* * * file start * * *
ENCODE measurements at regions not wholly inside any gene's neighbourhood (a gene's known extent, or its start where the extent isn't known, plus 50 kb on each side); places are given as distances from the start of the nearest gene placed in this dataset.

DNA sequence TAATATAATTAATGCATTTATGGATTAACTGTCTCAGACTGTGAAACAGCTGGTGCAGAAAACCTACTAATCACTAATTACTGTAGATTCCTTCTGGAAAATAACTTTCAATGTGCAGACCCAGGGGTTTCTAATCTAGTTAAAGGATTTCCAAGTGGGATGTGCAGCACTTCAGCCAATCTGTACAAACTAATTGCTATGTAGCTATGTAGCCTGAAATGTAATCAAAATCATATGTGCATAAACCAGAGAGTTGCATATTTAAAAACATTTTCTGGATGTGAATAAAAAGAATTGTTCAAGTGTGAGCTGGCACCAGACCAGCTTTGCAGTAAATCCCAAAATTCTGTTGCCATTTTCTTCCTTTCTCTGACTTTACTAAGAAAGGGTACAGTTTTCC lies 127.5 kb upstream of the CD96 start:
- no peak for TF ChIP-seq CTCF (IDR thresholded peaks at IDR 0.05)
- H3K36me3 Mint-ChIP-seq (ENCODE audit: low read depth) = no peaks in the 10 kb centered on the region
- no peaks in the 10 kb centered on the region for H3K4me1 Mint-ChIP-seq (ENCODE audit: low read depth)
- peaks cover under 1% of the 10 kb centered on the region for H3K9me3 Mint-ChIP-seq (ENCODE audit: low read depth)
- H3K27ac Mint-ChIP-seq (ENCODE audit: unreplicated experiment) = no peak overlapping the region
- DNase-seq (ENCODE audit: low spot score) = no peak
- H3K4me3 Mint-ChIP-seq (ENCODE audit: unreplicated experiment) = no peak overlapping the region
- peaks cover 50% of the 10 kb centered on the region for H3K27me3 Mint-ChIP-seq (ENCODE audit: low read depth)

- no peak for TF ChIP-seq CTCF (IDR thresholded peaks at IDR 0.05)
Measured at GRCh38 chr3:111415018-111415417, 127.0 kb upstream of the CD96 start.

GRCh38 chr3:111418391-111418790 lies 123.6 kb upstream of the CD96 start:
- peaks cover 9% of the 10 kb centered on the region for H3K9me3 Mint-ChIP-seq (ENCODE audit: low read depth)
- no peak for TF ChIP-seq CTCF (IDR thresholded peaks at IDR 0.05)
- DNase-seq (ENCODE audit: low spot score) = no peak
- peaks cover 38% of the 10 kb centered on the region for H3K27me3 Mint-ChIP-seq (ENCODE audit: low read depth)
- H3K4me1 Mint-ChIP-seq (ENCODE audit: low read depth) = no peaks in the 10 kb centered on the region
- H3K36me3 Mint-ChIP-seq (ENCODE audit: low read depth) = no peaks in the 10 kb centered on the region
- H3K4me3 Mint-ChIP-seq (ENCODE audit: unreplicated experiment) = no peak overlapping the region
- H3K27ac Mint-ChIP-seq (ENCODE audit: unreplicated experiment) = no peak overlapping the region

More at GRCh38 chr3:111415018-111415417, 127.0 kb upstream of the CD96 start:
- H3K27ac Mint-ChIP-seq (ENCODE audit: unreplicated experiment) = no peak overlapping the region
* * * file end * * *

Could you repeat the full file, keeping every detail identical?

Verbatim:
ENCODE measurements at regions not wholly inside any gene's neighbourhood (a gene's known extent, or its start where the extent isn't known, plus 50 kb on each side); places are given as distances from the start of the nearest gene placed in this dataset.

DNA sequence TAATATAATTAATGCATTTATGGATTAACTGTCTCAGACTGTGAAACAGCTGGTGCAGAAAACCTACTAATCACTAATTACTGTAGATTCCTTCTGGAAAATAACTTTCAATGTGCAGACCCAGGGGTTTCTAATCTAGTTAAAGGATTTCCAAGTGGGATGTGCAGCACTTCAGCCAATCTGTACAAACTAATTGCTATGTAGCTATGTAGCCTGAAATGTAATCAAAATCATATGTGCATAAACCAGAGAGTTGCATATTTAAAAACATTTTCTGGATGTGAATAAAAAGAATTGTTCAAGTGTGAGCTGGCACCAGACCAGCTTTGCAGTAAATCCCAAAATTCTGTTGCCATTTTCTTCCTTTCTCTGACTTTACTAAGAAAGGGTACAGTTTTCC lies 127.5 kb upstream of the CD96 start:
- no peak for TF ChIP-seq CTCF (IDR thresholded peaks at IDR 0.05)
- H3K36me3 Mint-ChIP-seq (ENCODE audit: low read depth) = no peaks in the 10 kb centered on the region
- no peaks in the 10 kb centered on the region for H3K4me1 Mint-ChIP-seq (ENCODE audit: low read depth)
- peaks cover under 1% of the 10 kb centered on the region for H3K9me3 Mint-ChIP-seq (ENCODE audit: low read depth)
- H3K27ac Mint-ChIP-seq (ENCODE audit: unreplicated experiment) = no peak overlapping the region
- DNase-seq (ENCODE audit: low spot score) = no peak
- H3K4me3 Mint-ChIP-seq (ENCODE audit: unreplicated experiment) = no peak overlapping the region
- peaks cover 50% of the 10 kb centered on the region for H3K27me3 Mint-ChIP-seq (ENCODE audit: low read depth)

- no peak for TF ChIP-seq CTCF (IDR thresholded peaks at IDR 0.05)
Measured at GRCh38 chr3:111415018-111415417, 127.0 kb upstream of the CD96 start.

GRCh38 chr3:111418391-111418790 lies 123.6 kb upstream of the CD96 start:
- peaks cover 9% of the 10 kb centered on the region for H3K9me3 Mint-ChIP-seq (ENCODE audit: low read depth)
- no peak for TF ChIP-seq CTCF (IDR thresholded peaks at IDR 0.05)
- DNase-seq (ENCODE audit: low spot score) = no peak
- peaks cover 38% of the 10 kb centered on the region for H3K27me3 Mint-ChIP-seq (ENCODE audit: low read depth)
- H3K4me1 Mint-ChIP-seq (ENCODE audit: low read depth) = no peaks in the 10 kb centered on the region
- H3K36me3 Mint-ChIP-seq (ENCODE audit: low read depth) = no peaks in the 10 kb centered on the region
- H3K4me3 Mint-ChIP-seq (ENCODE audit: unreplicated experiment) = no peak overlapping the region
- H3K27ac Mint-ChIP-seq (ENCODE audit: unreplicated experiment) = no peak overlapping the region

More at GRCh38 chr3:111415018-111415417, 127.0 kb upstream of the CD96 start:
- H3K27ac Mint-ChIP-seq (ENCODE audit: unreplicated experiment) = no peak overlapping the region